Learn more about COVID-19 in Saskatchewan:

Google Translate Disclaimer

A number of pages on the Government of Saskatchewan's website have been professionally translated in French. These translations are identified by a yellow box in the right or left rail that resembles the link below. The home page for French-language content on this site can be found at:

Renseignements en Français

Where an official translation is not available, Google™ Translate can be used. Google™ Translate is a free online language translation service that can translate text and web pages into different languages. Translations are made available to increase access to Government of Saskatchewan content for populations whose first language is not English.

Software-based translations do not approach the fluency of a native speaker or possess the skill of a professional translator. The translation should not be considered exact, and may include incorrect or offensive language. The Government of Saskatchewan does not warrant the accuracy, reliability or timeliness of any information translated by this system. Some files or items cannot be translated, including graphs, photos and other file formats such as portable document formats (PDFs).

Any person or entities that rely on information obtained from the system does so at his or her own risk. Government of Saskatchewan is not responsible for any damage or issues that may possibly result from using translated website content. If you have any questions about Google™ Translate, please visit: Google™ Translate FAQs.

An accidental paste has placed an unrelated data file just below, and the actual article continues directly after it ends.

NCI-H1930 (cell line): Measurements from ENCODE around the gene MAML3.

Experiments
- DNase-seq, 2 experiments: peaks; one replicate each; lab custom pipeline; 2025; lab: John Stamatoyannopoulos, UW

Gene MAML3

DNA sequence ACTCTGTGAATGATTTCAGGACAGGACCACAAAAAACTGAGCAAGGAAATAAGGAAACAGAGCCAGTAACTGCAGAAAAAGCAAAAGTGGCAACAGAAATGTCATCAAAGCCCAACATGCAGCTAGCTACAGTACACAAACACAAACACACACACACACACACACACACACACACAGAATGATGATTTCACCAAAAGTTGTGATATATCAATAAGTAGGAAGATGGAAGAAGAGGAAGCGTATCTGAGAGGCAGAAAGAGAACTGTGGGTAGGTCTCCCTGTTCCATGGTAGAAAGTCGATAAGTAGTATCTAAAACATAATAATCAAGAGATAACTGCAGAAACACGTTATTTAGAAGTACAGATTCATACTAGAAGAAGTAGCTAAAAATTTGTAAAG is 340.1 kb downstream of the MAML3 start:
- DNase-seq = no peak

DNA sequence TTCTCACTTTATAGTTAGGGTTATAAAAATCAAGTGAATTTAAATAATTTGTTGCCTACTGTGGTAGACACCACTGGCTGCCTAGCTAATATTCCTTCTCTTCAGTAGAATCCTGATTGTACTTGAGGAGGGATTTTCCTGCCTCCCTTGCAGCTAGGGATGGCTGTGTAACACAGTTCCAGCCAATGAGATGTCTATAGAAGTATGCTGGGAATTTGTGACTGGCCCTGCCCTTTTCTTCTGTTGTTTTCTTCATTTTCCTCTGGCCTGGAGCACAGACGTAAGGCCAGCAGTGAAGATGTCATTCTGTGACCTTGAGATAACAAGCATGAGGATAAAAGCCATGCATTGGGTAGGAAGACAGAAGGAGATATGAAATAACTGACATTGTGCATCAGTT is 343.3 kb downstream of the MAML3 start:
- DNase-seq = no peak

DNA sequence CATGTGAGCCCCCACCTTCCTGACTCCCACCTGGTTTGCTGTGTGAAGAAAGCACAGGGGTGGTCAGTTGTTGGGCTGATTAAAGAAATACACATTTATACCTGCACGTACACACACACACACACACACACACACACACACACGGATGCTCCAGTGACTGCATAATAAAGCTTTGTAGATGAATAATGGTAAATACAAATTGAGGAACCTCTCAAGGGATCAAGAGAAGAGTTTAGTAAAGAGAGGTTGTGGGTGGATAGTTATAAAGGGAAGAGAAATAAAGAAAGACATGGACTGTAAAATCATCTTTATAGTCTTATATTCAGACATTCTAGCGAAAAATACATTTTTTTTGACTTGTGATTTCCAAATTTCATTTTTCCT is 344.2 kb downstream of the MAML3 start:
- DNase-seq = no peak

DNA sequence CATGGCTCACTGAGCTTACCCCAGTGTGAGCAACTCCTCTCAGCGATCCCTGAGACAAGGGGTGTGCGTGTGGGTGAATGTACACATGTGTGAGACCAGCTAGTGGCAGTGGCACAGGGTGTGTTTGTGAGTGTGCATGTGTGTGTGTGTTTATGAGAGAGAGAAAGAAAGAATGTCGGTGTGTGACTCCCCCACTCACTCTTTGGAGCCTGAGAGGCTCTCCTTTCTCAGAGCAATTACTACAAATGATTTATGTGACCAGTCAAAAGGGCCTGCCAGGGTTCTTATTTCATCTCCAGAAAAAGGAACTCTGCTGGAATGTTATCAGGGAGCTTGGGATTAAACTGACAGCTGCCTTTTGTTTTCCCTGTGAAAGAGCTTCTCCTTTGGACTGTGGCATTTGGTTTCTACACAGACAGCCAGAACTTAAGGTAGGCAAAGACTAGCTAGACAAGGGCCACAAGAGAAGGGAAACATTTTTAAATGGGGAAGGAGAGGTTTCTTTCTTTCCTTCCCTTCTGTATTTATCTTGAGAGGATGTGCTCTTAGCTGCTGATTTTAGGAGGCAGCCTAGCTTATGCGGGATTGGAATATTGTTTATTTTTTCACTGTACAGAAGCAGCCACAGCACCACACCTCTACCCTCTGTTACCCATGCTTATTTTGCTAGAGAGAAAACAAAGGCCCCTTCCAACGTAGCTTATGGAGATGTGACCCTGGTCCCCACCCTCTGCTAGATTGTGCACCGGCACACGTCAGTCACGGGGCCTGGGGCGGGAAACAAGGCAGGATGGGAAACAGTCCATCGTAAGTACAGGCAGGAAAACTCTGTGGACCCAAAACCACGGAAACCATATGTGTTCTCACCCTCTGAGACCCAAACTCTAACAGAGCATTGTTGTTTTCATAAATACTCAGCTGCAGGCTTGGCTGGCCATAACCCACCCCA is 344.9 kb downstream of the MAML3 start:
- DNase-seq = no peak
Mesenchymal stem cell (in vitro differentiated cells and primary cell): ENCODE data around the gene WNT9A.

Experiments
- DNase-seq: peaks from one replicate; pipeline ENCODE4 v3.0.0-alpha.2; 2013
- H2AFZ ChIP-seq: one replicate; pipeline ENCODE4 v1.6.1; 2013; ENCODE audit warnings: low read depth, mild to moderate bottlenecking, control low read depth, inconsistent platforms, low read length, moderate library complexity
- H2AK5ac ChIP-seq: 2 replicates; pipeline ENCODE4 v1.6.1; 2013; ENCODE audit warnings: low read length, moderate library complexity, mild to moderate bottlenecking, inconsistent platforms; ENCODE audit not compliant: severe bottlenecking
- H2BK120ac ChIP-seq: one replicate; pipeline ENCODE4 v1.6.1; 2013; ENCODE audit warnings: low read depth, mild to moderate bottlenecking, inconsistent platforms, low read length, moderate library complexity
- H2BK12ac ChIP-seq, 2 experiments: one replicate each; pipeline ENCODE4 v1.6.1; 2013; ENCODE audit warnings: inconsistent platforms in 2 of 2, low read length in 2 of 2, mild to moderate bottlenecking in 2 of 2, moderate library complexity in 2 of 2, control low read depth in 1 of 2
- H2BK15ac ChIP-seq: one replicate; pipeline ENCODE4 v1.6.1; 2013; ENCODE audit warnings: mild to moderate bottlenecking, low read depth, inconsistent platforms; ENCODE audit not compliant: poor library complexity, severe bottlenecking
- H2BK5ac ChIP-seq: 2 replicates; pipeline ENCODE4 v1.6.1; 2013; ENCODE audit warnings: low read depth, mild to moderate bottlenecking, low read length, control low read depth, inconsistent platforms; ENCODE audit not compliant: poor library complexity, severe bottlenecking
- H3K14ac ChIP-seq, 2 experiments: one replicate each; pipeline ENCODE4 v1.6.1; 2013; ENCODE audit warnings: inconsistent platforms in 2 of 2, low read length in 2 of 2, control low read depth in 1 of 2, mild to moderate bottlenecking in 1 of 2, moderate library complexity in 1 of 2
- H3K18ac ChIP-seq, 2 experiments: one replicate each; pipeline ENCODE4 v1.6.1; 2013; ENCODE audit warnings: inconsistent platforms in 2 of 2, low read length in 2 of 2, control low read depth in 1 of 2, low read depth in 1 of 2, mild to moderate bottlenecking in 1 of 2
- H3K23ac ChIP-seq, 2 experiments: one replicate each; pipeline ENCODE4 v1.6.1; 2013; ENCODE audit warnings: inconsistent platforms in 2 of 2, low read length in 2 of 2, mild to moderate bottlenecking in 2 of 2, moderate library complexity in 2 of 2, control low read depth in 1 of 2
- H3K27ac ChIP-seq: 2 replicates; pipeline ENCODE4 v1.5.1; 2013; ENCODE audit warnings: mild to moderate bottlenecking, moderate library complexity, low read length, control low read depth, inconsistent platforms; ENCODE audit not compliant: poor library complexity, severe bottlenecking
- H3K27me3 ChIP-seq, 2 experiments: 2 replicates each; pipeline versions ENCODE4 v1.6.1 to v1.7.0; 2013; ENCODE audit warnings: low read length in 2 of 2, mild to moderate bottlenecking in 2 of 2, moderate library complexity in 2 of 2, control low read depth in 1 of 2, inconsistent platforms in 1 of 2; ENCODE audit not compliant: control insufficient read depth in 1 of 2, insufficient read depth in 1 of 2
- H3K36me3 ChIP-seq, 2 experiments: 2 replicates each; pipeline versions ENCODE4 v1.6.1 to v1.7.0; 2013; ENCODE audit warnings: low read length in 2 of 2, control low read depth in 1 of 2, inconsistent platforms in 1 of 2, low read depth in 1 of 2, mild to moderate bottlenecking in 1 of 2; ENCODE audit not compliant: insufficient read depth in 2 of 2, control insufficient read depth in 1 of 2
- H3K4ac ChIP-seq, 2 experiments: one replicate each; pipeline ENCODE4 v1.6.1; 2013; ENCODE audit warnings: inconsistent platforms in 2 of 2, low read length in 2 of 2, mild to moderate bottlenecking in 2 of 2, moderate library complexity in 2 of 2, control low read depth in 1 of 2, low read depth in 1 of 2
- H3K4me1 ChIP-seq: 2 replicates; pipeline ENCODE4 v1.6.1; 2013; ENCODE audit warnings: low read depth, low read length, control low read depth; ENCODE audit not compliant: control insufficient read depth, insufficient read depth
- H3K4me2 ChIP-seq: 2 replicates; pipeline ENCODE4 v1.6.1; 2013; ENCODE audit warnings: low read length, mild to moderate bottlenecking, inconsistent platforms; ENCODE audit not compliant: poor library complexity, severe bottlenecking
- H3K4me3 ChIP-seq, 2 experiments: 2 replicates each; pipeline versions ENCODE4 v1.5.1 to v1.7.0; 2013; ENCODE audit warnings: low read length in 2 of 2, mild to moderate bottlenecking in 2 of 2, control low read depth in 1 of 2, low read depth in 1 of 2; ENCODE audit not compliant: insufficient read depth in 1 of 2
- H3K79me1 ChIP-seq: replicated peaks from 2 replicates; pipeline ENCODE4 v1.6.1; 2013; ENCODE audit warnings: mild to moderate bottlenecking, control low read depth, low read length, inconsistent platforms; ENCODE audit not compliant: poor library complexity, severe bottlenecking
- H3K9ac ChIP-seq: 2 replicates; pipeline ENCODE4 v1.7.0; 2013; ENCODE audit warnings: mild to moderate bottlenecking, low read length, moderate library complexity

DRUG COVERAGE APPROVED TO TREAT RARE CONDITION

Released on August 9, 2012

After a thorough review, the Saskatchewan Ministry of Health has approved coverage of a new drug for a three-year old Langenburg resident who has a rare enzyme deficiency condition called mucopolysaccharidosis VI (MPS VI). The request to cover Naglazyme was received by the Saskatchewan Drug Plan on July 9, 2012.

The coverage decision took into consideration the drug's clinical effectiveness, cost and safety implications.

Individuals with MPS VI lack an enzyme which leads to the accumulation of complex sugar molecules that can result in complications such as skeletal deformities, joint disease, eye disease and cardiopulmonary disease.

While there is no known cure for MPS VI, Naglazyme (galsulfase), an enzyme replacement therapy, is designed to provide patients with a synthetic version of the enzyme they are lacking by infusing small doses into the patient's bloodstream on a weekly basis. To date, there are nine confirmed cases of MPS VI in Canada.

Coverage of the medication is approved on a case-by-case basis, and will cost between $250,000 and $300,000 annually for this patient.

-30-

For more information, contact:

Tyler McMurchy
Health
Regina
Phone: 306-787-4083
Email: tmcmurchy@health.gov.sk.ca

We need your feedback to improve saskatchewan.ca. Help us improve